My father, Phil, grew up not far from where we all live today, in a house with no running water and no electricity, and a toilet two hundred feet back in the woods. He attended Louisiana Tech on a football scholarship, started as quarterback over Super Bowl champion-to-be Terry Bradshaw, smoked dope and listened to lots of Jimi Hendrix, married my mother, Miss Kay, when she was 18-years-old and he was 20, got a master’s degree in education, then decided he’d rather hunt ducks than be a teacher. To supplement the family income and just barely scratch out a living, Phil became a commercial fisherman, selling his own net-caught flathead catfish for 70 cents a pound.

One day in 1972, the year I was born, Phil had an idea. He was fed up with the store-bought duck calls he used during duck hunting season. These things don’t sound at all like real ducks, he thought. I can build a better duck call.

So he disappeared into the ramshackle work shed in the back of our property and started tinkering around with materials and tools. Weeks went by. Eventually, he worked out a sweet design made of two separate cedar-tree-cut reeds rather than the usual one, plus the ingenious twist of carving a dimple in the reeds to hold them separate. It was a design so special that he got a patent for it. He put a lot of hard work and patience into his duck call. He just wanted to make a great duck call for the average hunter.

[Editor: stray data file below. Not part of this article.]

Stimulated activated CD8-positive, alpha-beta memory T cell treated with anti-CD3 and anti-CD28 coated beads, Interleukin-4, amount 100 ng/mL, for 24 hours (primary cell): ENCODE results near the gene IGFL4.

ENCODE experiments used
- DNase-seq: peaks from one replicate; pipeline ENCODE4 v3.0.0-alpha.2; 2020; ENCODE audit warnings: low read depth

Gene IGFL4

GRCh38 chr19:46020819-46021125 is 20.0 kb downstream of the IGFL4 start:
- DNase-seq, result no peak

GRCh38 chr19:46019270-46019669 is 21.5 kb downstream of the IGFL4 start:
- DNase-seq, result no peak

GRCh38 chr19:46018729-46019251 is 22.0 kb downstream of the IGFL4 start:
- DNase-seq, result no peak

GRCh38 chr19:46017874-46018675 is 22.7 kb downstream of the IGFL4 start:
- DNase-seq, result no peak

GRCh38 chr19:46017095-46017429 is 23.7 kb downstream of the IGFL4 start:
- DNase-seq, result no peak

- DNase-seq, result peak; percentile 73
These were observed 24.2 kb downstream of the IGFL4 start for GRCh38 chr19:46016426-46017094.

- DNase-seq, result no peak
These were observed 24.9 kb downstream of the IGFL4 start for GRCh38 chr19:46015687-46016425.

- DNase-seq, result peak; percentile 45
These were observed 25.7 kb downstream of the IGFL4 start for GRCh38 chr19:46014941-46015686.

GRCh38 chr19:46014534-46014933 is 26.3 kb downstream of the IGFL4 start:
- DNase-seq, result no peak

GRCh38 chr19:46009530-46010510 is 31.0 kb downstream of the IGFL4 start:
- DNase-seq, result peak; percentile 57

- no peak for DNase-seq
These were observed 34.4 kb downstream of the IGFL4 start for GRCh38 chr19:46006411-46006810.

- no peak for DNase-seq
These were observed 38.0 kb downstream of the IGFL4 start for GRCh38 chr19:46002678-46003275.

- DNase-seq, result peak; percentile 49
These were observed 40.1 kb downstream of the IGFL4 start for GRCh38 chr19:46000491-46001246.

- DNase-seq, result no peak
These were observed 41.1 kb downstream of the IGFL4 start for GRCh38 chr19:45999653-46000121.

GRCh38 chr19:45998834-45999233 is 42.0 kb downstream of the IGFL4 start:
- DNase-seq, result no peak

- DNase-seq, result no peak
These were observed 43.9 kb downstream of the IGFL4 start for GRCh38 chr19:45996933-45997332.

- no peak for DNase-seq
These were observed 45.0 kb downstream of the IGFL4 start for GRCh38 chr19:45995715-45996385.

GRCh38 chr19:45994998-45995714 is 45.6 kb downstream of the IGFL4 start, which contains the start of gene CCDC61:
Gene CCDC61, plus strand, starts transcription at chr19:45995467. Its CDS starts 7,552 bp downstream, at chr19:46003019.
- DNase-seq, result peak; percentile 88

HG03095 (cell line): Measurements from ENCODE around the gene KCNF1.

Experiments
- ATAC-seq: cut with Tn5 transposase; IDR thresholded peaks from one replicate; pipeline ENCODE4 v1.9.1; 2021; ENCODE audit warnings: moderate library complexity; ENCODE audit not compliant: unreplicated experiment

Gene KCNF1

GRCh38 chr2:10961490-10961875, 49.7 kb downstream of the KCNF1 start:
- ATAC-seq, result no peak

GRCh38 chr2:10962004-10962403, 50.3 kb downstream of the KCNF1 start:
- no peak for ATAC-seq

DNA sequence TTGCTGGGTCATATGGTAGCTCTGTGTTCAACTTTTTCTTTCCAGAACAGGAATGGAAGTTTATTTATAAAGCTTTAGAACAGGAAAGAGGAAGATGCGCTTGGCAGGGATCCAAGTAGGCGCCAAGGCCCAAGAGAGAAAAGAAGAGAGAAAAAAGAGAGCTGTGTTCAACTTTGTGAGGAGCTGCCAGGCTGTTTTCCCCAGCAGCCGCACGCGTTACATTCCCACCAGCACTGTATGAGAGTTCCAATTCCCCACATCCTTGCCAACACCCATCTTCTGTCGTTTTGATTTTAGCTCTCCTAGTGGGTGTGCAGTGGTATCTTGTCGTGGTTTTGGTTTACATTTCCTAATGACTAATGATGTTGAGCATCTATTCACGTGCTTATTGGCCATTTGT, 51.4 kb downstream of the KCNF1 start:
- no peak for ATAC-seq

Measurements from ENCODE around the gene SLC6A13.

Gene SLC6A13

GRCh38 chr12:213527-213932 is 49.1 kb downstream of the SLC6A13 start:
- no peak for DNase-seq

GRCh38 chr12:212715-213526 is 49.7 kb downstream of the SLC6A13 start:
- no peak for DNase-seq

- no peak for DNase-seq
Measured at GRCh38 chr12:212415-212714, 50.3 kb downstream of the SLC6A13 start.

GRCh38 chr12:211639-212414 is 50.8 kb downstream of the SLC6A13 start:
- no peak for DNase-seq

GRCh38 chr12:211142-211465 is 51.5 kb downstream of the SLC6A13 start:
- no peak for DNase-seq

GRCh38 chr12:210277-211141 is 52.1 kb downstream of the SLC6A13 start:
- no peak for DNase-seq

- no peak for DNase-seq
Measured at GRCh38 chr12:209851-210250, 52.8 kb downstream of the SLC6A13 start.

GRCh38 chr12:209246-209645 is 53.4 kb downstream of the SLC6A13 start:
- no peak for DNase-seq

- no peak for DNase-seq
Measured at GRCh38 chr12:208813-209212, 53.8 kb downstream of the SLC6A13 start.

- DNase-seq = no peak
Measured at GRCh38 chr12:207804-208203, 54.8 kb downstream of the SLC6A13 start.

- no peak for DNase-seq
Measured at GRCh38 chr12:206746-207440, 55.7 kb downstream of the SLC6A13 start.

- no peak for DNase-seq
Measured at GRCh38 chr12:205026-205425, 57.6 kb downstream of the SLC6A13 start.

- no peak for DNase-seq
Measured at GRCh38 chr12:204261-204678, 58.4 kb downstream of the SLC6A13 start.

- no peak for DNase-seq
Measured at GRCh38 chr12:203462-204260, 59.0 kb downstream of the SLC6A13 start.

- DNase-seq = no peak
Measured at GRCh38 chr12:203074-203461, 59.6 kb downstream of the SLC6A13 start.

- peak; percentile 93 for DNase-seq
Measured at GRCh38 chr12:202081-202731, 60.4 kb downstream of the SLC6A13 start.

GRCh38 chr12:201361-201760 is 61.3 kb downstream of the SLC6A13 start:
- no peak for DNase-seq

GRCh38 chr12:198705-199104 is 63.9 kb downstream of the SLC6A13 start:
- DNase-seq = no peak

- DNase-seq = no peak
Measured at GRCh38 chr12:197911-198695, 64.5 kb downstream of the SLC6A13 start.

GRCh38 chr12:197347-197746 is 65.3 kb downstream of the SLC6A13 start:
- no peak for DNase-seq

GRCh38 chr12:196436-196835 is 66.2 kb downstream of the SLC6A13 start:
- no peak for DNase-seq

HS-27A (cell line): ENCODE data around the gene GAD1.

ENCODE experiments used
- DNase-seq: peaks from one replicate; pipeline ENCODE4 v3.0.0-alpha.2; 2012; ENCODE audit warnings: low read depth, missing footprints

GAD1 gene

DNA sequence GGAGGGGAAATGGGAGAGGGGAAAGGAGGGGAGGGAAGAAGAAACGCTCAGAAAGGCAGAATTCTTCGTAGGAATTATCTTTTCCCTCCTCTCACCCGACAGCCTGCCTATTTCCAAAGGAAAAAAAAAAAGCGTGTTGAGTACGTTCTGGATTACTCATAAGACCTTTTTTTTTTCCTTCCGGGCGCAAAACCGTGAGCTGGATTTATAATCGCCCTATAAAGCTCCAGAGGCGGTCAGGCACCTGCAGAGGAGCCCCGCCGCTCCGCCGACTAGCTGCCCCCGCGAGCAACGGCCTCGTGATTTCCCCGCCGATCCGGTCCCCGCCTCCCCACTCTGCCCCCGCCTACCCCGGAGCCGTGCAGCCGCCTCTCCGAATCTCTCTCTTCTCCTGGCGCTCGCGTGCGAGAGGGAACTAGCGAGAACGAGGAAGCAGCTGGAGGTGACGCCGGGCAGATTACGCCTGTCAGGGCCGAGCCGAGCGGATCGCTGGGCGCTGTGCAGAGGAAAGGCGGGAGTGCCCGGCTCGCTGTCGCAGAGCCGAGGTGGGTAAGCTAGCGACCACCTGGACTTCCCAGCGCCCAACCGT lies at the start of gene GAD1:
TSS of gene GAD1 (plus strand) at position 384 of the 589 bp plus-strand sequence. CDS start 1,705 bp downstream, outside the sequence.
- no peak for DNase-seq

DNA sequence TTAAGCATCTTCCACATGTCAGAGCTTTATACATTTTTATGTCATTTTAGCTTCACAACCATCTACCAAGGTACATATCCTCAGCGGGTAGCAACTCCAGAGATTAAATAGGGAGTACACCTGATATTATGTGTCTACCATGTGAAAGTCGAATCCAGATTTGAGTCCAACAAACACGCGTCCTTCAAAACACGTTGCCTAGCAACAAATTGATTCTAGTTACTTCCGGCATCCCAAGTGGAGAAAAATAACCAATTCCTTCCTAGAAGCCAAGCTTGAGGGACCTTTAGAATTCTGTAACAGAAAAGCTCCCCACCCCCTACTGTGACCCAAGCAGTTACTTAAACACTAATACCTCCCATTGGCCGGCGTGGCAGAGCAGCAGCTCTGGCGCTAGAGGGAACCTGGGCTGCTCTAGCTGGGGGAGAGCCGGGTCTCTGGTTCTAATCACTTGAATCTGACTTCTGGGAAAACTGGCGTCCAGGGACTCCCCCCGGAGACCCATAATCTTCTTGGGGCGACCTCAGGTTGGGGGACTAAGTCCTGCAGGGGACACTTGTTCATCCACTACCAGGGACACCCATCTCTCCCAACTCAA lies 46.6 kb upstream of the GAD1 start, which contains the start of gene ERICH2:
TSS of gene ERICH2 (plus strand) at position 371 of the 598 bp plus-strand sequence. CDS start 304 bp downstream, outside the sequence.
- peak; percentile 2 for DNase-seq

The result was the backwoods Stradivarius of duck calls, a duck call that sounded more like a duck than a duck did, a sound that reached far up in the sky and invited ducks to come on down, relax, and spend some quality time with new friends, who actually turned out to be the business end of a shotgun. Ducks loved the sweet music the instrument made, and so did the hunters.

To buy a lathe and other gear, Phil took out a $25,000 loan from the Howards, a family of successful local retail entrepreneurs (who eventually became my in-laws), and started cranking out duck calls one by one. My mom pitched in to run the business, handling orders, paying the bills, and balancing the books on the living room couch. Phil and Miss Kay laid the foundation for our family’s success. That first year, they made $8,000, and the Duck Commander Company was born. A business was born.

Then, disaster struck.

Just as the duck call business was slowly taking off, Phil decided to make Satan his business partner. There’s no other way to describe what happened to him. Phil chugged whiskey straight from the bottle, came home drunk, got in fights, operated a honky-tonk, and kicked the family out of our trailer home for a while. One night he got in a fight with the honky-tonk’s owner and his wife, beat up both of them, and threw the lady clear across the bar. He snuck out the back door to escape the police and hid out in the woods to evade the long arm of the law. He spent most of the next eight years as a full-blown heathen, and my parents’ marriage started falling apart.

One day, a minister showed up out of the blue, gave my dad a Bible, and told him to put his life in the hands of Jesus. My father turned him down. Until four months later, when he decided it was a really good idea. He begged Miss Kay to take him back, and she did, provided that he stop drinking, lose his old friends, and put his life in the hands of the Lord. He did, and has led a clean life ever since.

As a family, we turned all those mistakes and negative energy into a positive, and we built our business on it.

Excerpt from “AMERICAN ENTREPRENEUR” by Willie Robertson and William Doyle. Copyright © 2018 by Willie Robertson and William Doyle. Used with permission by William Morrow/HarperCollins. All rights reserved.